It was the world’s most beautiful sandcastle. But still she frowned. “No, no,” she said. “Wait,” I protested, but she kicked it down again.
He has scars she can see and some she only feels. Distrust. Paranoia. And, on bad days, the back of his hand. They are both survivors.
Pressed against a stranger in the bus, I felt a knot on my breast—soft, small and secretive. I missed my stop for the first time that day.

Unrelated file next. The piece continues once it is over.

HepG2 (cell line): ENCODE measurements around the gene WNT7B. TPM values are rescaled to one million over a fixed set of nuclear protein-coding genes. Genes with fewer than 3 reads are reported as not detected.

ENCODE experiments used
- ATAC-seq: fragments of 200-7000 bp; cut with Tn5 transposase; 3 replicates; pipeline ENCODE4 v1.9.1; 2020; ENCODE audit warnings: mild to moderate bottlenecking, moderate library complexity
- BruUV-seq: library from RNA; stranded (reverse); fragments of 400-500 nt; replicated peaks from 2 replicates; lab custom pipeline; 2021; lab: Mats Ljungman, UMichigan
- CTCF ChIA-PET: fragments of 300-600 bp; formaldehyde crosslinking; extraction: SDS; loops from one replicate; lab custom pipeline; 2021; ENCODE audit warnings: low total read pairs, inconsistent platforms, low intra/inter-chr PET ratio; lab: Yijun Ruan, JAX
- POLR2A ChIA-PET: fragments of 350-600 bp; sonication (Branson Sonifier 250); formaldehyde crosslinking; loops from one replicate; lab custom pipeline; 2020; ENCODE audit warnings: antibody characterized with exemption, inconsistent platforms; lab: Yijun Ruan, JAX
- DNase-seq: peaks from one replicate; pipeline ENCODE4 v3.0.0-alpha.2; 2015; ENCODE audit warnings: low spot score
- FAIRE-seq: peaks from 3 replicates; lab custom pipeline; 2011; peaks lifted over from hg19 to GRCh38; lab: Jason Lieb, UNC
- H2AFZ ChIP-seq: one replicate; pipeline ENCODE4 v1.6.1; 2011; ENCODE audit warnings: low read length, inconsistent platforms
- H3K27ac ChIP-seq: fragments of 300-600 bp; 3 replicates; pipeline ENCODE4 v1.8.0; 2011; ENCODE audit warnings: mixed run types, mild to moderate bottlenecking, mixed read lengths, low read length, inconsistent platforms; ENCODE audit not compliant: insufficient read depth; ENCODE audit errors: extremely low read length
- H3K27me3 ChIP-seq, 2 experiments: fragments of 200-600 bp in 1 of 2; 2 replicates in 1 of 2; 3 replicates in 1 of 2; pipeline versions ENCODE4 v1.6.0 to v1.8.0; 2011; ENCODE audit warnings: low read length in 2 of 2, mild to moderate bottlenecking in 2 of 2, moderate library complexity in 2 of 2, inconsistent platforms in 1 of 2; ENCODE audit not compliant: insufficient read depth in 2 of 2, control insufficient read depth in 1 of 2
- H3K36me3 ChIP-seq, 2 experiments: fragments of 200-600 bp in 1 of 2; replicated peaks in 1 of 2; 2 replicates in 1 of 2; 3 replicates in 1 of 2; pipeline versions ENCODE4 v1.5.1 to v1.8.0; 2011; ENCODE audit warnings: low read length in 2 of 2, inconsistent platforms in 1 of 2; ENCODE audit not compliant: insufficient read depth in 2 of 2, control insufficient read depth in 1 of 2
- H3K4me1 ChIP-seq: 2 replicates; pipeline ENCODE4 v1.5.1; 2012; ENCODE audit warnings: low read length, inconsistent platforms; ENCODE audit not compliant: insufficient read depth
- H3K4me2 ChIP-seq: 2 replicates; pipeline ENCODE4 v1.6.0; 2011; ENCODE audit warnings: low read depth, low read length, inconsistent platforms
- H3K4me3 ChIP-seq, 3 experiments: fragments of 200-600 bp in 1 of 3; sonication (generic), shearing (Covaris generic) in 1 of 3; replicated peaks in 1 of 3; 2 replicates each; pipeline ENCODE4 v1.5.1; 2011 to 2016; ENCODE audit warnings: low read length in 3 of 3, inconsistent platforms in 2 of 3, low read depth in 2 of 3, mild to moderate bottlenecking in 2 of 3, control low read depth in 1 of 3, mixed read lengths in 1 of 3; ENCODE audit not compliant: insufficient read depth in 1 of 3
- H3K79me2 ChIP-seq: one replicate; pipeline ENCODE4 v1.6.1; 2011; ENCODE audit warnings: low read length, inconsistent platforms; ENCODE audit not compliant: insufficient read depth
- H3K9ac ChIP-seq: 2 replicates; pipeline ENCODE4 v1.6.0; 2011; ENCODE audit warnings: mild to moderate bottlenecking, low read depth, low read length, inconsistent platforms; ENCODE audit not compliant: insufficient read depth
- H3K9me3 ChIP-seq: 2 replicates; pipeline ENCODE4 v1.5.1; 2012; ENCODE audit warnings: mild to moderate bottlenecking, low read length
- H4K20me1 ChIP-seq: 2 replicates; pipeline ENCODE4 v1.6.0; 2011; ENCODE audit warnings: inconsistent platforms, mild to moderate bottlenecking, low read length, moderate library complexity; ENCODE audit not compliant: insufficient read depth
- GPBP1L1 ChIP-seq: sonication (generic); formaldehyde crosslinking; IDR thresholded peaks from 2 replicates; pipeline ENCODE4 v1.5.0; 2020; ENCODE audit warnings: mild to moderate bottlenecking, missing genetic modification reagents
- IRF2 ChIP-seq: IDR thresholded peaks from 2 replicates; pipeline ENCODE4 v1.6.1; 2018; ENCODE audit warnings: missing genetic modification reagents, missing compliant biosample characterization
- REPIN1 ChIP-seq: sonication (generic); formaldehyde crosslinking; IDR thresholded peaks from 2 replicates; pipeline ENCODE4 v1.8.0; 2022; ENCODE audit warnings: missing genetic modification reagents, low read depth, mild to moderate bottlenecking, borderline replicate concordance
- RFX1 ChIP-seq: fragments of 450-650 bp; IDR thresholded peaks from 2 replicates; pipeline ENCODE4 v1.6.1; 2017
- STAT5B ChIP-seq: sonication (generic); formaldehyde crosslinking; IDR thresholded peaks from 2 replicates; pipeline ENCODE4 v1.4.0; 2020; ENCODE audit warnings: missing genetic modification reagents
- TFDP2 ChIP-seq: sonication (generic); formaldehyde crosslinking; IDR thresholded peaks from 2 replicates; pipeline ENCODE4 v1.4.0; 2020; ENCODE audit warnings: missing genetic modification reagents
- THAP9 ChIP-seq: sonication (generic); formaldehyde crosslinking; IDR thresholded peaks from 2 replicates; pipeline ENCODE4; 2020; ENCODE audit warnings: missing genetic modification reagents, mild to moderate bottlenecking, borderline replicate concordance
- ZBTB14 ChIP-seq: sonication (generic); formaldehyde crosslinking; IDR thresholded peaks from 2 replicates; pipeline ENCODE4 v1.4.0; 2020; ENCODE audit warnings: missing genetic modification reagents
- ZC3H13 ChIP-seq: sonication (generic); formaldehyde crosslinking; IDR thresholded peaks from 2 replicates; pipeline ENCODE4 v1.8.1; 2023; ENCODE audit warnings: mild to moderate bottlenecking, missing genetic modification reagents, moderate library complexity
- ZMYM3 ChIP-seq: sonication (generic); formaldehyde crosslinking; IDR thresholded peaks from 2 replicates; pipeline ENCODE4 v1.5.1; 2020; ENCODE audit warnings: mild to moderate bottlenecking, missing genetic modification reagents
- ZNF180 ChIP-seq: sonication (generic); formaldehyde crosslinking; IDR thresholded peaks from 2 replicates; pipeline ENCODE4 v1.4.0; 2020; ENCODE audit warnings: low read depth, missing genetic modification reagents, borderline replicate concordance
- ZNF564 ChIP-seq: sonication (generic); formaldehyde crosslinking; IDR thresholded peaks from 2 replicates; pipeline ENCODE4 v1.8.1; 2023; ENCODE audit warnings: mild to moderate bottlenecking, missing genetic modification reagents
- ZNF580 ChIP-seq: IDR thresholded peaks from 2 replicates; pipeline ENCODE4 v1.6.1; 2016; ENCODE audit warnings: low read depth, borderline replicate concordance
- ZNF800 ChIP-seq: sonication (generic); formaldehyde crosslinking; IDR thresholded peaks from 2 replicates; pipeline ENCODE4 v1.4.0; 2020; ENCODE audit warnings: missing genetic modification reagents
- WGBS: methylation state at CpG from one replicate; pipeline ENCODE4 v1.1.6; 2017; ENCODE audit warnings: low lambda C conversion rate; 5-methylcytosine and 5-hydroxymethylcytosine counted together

Her boyfriend drank coffee black, ate pancakes cold without syrup or jam. He took no pleasure in his food. Feeling their future, she left.
Candle flame dances to fiddler’s music in dim light. His voice caresses, like his touch. With down turned, wet eyes, she savors the moment.
She cooed, unaware of his guilt. He fretted over how to tell her. He didn’t need to. She read his eyes, smiled and offered the cookie.